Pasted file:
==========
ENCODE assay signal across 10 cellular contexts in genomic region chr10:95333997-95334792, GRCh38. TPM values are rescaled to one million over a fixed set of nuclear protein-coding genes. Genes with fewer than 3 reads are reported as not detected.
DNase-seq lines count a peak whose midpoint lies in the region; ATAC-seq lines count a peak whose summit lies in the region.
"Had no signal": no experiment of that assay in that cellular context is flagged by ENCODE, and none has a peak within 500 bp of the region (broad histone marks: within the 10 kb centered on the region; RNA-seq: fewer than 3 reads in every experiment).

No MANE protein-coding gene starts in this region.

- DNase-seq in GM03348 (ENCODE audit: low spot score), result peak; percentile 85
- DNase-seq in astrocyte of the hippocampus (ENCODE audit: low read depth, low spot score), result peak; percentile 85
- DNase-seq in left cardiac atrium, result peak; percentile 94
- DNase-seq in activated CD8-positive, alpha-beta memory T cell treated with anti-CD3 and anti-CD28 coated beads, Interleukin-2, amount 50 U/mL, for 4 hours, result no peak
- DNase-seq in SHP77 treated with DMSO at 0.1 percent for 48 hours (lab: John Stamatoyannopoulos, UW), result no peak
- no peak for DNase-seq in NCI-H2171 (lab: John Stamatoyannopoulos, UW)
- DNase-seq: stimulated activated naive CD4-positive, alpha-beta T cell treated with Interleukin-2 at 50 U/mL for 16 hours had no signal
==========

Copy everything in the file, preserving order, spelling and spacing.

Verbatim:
ENCODE assay signal across 10 cellular contexts in genomic region chr10:95333997-95334792, GRCh38. TPM values are rescaled to one million over a fixed set of nuclear protein-coding genes. Genes with fewer than 3 reads are reported as not detected.
DNase-seq lines count a peak whose midpoint lies in the region; ATAC-seq lines count a peak whose summit lies in the region.
"Had no signal": no experiment of that assay in that cellular context is flagged by ENCODE, and none has a peak within 500 bp of the region (broad histone marks: within the 10 kb centered on the region; RNA-seq: fewer than 3 reads in every experiment).

No MANE protein-coding gene starts in this region.

- DNase-seq in GM03348 (ENCODE audit: low spot score), result peak; percentile 85
- DNase-seq in astrocyte of the hippocampus (ENCODE audit: low read depth, low spot score), result peak; percentile 85
- DNase-seq in left cardiac atrium, result peak; percentile 94
- DNase-seq in activated CD8-positive, alpha-beta memory T cell treated with anti-CD3 and anti-CD28 coated beads, Interleukin-2, amount 50 U/mL, for 4 hours, result no peak
- DNase-seq in SHP77 treated with DMSO at 0.1 percent for 48 hours (lab: John Stamatoyannopoulos, UW), result no peak
- no peak for DNase-seq in NCI-H2171 (lab: John Stamatoyannopoulos, UW)
- DNase-seq: stimulated activated naive CD4-positive, alpha-beta T cell treated with Interleukin-2 at 50 U/mL for 16 hours had no signal